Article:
Climate Week En Review, February 22, 2019
Happy belated to President Abraham Lincoln, who in his day signed a bill establishing protection over the area that is now Yosemite National Park! Looking good for 210 years old:
This week's must read: Conservatives battle over whether GOP should appoint cooperators or bomb throwers to Pelosi's climate committee (Washington Examiner) "Some groups are pushing for Republicans to use the committee, which is mostly symbolic and has no power to write legislation, to shape Democratic-led climate policy such as the progressive 'Green New Deal' in a more conservative direction....But other conservative groups that are skeptical of climate change and government policies to confront it want Republicans to approach the climate committee with a wrecking-ball mentality."
Green *Square* Deal: Thanks to those who have emailed to ask our perspective on the New Green Deal. We think this Time magazine article as quoted by Bob Inglis best summarizes our thoughts at republicEn.org:
. @JustinWorland may well be right: "By shifting the conversation to the left, the Green New Deal has given conservative lawmakers an opening to present centrist policy proposals without looking like they are giving Democrats a political win." https://t.co/gDAKWwdkZR
— Bob Inglis (@bobinglis) February 19, 2019
The rest of the paragraph: "At the same time, progressive rhetoric surrounding the issue has contributed to a sense of urgency in the public dialogue, encouraging influential corporate lobbyists, who support moderate solutions to address climate change but want to avoid policies that include heavy regulations, to act proactively. Ultimately, Congressional Republicans' reaction to the Green New Deal may offer a glimmer of hope that a legislative climate solution will pass a divided Congress in coming years."
"The Green New Deal gives Republicans and conservatives space so that they can maneuver and pivot, so that they can point to a solution that they can support," says former Florida Rep. Carlos Curbelo, a friend of the EcoRight. "When Republicans controlled Congress, this was not getting attention," he told USA TODAY. "That's going to change, and everyone soon will have to go on the record, not just expressing what they're against but what they're for."
"If we really want to get serious about this, let's not get caught up in the gotcha moments, or something that is so, so, just expansive and improbable or impossible," Alaska Sen. Lisa Murkowski said. "If you're saying you're going to be off of fossils in 10 years—that's impossible. What I worry most about the Green New Deal as it's been outlined is that it is going to distract us from coming up with creative solutions that will take us to where we all want to get. I want to be in the same place when it comes to energy security, and a future that is clean when it comes to our emissions. That is not pie in the sky. That's something we should be working toward."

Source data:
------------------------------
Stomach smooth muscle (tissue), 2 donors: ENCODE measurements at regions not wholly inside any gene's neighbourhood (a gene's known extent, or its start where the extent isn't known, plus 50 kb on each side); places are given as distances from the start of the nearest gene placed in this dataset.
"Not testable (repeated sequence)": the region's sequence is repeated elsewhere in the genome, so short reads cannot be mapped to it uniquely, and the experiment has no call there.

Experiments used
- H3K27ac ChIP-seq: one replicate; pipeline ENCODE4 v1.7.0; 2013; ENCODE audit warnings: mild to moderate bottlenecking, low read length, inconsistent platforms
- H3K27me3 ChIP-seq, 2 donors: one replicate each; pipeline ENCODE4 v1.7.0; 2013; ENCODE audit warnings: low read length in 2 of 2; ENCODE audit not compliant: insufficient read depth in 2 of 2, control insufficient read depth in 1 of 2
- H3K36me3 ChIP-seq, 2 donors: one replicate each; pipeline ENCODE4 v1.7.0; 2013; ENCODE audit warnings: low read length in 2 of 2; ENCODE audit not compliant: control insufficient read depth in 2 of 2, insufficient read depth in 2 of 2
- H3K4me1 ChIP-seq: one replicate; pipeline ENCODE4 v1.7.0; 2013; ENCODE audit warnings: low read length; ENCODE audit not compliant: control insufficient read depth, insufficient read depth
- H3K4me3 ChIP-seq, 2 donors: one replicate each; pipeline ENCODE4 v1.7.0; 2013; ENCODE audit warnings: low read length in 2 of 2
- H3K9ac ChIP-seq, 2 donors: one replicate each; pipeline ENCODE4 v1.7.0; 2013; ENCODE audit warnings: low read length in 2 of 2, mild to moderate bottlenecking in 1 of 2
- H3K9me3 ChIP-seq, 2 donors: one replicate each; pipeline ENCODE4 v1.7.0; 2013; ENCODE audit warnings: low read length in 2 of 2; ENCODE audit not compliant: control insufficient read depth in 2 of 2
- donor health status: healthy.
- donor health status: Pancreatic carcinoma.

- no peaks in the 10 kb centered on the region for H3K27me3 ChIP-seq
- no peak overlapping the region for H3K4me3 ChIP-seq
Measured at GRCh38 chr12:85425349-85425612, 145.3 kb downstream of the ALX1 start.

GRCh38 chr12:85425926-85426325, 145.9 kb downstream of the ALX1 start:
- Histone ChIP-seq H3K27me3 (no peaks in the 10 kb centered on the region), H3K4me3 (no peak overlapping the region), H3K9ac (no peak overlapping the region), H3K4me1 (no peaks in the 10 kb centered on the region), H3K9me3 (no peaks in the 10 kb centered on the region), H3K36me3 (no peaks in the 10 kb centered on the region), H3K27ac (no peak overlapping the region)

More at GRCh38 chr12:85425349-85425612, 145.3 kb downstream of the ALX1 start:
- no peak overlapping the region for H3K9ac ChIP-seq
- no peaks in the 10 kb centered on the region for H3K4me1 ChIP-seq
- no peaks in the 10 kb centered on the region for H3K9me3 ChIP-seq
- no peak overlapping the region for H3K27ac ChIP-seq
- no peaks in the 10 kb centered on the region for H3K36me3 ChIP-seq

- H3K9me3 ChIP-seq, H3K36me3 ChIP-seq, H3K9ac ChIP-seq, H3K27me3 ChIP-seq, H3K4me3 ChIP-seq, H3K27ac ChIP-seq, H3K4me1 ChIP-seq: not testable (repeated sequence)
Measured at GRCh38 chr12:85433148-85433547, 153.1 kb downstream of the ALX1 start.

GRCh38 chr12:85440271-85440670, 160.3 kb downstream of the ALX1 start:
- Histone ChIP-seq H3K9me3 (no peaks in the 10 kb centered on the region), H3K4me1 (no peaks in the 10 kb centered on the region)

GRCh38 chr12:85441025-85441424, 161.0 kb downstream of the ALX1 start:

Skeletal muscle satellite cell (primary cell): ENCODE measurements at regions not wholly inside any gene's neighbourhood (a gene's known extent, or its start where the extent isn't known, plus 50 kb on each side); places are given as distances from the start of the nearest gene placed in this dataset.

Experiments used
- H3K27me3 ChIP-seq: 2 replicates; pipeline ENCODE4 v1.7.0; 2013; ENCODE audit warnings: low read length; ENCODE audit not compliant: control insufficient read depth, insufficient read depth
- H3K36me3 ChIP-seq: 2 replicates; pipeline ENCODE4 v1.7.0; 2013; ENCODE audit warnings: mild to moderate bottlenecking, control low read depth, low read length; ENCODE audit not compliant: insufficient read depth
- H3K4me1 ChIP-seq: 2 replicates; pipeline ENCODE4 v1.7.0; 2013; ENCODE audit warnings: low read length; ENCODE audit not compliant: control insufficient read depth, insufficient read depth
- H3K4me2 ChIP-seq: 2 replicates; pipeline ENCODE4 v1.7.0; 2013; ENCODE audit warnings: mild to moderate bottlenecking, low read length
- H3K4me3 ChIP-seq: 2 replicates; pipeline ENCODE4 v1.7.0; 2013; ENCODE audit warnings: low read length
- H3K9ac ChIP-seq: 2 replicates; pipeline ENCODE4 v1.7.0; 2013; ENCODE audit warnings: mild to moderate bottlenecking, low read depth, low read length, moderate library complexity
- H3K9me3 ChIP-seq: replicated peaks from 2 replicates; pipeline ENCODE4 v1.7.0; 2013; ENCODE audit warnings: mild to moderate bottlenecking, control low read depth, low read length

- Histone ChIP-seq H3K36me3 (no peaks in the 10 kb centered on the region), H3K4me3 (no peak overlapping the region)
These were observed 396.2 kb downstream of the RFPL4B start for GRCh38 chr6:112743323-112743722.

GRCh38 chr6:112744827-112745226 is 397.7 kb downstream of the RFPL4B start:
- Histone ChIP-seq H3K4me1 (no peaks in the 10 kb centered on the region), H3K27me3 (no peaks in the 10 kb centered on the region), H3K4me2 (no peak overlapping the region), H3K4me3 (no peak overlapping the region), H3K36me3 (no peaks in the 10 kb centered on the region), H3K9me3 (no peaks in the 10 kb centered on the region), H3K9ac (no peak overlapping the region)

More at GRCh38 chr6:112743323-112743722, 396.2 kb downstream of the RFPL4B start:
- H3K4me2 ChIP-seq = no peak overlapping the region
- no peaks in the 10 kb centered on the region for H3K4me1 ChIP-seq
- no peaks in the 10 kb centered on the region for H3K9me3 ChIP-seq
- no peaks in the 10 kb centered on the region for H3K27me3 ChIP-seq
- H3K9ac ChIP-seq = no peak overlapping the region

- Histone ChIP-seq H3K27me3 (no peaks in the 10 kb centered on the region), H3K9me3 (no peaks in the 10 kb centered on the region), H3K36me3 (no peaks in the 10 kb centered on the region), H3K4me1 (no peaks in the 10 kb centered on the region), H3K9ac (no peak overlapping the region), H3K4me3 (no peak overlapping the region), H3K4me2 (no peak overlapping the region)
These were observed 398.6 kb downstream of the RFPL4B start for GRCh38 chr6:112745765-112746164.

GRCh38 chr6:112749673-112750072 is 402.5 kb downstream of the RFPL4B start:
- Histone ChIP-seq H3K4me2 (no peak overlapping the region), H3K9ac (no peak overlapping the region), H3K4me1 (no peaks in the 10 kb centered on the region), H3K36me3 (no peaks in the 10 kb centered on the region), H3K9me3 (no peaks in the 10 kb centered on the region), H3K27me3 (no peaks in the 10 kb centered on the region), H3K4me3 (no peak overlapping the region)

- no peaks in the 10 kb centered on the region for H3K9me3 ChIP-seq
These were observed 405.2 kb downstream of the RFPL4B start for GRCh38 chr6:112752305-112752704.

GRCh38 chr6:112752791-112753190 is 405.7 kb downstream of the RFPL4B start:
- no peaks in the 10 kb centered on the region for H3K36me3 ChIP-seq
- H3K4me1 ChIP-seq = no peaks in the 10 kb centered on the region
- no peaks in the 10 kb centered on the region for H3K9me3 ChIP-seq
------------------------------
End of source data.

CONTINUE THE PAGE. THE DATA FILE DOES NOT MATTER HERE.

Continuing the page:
Rep. Elise Stefanik was more succinct. The New Green Deal is a "pie in the sky massive tax hike and a massive government expansion."
Stay tuned for more reactions as the debate heats up.
This week's must listen: Warming Signs, a podcast from The Weather Channel, spoke to Bob Inglis. "It's not a matter of faith, it's a matter of data," he says of his 'belief' in climate change. Listen to the full program here.
30 under 30: The American Conservation Coalition has opened nominations for its 30 Under 30: The Green Generation, the first large-scale event in the country that highlights and recognizes young activists, business leaders, and innovative thinkers who are working to improve environmental outcomes. In partnership with the National Audubon Society, the American Conservation Coalition will host 30 Under 30: The Green Generation at EarthX 2019, the nation's largest environmental event. If you know an EcoRighter under the age of 30 who you think deserves consideration, you can nominate people through the above link. We will be making our own nominations, of course!
Show me the money: An economist from nearly every major university in the U.S., nearly 3300 of them, endorsed the Baker-Shultz Carbon Dividend Plan. Last month, 45 leaders in economic policy published a statement in the Wall Street Journal expressing support for a tax on carbon as a tool for addressing climate change. "Anybody who's studied basic economics can see the logic of this plan," said Greg Mankiw, a signer of last month's statement and chair of Council of Economic Advisers to President George W. Bush. "The problem is that most people have not studied basic economics, and so the question is, how do we educate people to recognize that this is the least-cost approach to this serious global problem?"
"We're really hoping that this announcement will help show that even in their own scenario, at their own college in their part of the country, climate change affects them, and that this plan is viable for them and whatever their individual scenario in the part of the country is," said Ben Zollinger, president of the Yale College Republicans and vice president of Students for Carbon Dividends.
"Students are getting active and interested in [the plan], both Republicans and Democrats," former Secretary of State George Shultz, a co-author of the plan, said. "And that's the thing about it … It's a nonpartisan approach." He added: "When I was Secretary of State, that's the way we we tried to get things done."
I'm off to fight a parking ticket and plan to make a cheesecake this weekend for my almost 15-year old's birthday. Hope your weekend is full of joy.